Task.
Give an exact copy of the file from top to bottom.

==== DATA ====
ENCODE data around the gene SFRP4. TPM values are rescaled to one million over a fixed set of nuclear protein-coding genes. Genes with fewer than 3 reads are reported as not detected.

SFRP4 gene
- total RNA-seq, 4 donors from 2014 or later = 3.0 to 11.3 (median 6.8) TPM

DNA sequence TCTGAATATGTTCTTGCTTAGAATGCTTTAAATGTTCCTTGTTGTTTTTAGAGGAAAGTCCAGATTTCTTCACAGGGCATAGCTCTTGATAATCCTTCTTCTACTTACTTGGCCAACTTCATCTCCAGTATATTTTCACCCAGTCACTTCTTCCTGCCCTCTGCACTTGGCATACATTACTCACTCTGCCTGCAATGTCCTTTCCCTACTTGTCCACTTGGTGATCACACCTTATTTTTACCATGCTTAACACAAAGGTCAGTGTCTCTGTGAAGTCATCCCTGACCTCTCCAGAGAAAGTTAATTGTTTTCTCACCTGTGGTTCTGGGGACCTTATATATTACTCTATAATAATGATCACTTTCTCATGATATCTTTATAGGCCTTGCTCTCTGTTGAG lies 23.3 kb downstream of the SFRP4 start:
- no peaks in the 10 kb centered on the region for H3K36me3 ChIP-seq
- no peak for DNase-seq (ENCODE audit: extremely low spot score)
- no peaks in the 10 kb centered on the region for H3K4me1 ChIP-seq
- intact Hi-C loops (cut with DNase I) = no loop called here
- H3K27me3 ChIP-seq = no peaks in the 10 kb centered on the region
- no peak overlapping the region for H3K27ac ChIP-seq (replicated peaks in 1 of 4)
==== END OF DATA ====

ENCODE data around the gene SFRP4. TPM values are rescaled to one million over a fixed set of nuclear protein-coding genes. Genes with fewer than 3 reads are reported as not detected.

SFRP4 gene
- total RNA-seq, 4 donors from 2014 or later = 3.0 to 11.3 (median 6.8) TPM

DNA sequence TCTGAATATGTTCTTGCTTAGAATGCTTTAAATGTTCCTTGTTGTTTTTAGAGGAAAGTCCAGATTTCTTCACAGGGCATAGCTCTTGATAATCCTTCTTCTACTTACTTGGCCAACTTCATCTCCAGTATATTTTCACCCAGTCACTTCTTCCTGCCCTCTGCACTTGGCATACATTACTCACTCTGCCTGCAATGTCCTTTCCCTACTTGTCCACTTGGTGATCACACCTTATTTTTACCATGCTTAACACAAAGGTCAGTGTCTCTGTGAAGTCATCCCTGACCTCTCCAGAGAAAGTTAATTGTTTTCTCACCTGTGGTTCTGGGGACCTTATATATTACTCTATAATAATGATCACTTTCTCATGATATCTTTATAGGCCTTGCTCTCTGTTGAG lies 23.3 kb downstream of the SFRP4 start:
- no peaks in the 10 kb centered on the region for H3K36me3 ChIP-seq
- no peak for DNase-seq (ENCODE audit: extremely low spot score)
- no peaks in the 10 kb centered on the region for H3K4me1 ChIP-seq
- intact Hi-C loops (cut with DNase I) = no loop called here
- H3K27me3 ChIP-seq = no peaks in the 10 kb centered on the region
- no peak overlapping the region for H3K27ac ChIP-seq (replicated peaks in 1 of 4)